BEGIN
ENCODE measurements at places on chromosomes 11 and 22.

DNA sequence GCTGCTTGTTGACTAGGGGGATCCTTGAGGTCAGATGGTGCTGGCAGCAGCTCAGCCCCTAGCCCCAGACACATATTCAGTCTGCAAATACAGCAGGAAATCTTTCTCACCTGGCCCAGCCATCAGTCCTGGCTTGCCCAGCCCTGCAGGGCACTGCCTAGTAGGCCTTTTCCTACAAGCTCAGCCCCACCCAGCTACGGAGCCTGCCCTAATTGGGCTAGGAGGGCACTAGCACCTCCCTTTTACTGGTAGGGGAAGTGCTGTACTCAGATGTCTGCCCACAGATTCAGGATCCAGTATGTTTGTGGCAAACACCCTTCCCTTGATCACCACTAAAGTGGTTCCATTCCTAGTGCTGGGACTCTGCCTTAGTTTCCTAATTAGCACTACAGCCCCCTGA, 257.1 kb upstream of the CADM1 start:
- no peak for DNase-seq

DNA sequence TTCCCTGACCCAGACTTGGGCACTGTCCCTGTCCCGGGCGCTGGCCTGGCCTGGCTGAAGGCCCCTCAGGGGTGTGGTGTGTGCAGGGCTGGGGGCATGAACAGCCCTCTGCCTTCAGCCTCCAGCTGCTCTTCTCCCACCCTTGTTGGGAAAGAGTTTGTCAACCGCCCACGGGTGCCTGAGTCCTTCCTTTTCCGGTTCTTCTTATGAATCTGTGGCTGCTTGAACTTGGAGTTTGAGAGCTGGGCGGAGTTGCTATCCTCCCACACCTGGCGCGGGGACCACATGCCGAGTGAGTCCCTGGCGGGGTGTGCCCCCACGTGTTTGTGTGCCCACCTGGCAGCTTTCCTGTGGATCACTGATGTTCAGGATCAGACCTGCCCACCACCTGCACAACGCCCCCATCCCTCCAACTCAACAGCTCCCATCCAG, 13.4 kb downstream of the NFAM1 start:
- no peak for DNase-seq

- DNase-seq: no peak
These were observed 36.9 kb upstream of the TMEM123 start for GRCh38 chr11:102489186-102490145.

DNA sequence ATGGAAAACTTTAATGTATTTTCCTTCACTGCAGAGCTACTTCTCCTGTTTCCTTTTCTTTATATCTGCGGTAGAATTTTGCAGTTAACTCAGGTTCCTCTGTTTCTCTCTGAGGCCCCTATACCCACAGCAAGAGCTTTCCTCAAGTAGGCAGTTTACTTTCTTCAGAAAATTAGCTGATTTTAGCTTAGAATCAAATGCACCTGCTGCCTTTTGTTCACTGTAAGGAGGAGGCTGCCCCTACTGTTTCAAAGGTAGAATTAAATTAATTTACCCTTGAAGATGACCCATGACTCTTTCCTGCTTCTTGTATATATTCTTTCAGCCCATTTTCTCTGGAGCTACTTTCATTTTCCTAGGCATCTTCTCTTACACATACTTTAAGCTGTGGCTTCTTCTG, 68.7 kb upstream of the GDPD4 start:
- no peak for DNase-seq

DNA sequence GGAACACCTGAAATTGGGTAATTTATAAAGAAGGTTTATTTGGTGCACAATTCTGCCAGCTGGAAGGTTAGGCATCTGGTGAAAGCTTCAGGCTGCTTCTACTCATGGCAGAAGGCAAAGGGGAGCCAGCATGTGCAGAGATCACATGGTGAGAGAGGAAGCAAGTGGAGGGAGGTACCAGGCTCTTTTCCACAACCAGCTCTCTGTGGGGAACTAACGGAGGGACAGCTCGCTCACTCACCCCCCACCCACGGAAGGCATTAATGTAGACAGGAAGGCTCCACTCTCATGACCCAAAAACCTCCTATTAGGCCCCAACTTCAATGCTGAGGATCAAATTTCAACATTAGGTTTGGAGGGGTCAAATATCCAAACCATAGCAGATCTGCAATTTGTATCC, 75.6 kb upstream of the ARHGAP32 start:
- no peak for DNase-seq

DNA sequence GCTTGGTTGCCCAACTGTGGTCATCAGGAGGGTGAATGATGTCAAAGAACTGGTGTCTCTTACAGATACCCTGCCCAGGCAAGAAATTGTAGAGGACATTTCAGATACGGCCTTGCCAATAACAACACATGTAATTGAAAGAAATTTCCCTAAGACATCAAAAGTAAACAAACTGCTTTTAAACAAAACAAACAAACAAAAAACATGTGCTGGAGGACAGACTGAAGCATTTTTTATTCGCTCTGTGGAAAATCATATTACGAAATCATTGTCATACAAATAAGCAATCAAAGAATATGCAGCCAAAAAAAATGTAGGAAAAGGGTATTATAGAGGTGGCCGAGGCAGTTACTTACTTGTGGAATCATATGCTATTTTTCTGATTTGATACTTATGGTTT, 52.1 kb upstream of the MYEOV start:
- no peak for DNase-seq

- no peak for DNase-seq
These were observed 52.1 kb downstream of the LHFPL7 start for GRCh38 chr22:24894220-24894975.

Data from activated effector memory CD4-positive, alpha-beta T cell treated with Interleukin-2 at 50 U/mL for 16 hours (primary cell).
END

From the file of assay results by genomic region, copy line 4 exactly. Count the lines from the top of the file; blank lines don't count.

DNA sequence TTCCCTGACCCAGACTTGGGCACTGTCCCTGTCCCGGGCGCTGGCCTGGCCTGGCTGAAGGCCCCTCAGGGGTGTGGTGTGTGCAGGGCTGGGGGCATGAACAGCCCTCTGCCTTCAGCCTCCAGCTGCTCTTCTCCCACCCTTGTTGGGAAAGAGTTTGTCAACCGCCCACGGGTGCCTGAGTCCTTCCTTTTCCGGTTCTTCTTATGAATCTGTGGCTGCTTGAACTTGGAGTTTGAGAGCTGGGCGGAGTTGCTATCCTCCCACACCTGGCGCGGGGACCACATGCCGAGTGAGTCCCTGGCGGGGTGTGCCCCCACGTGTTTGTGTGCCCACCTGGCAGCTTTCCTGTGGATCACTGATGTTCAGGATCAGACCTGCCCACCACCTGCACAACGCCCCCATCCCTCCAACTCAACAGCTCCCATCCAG, 13.4 kb downstream of the NFAM1 start: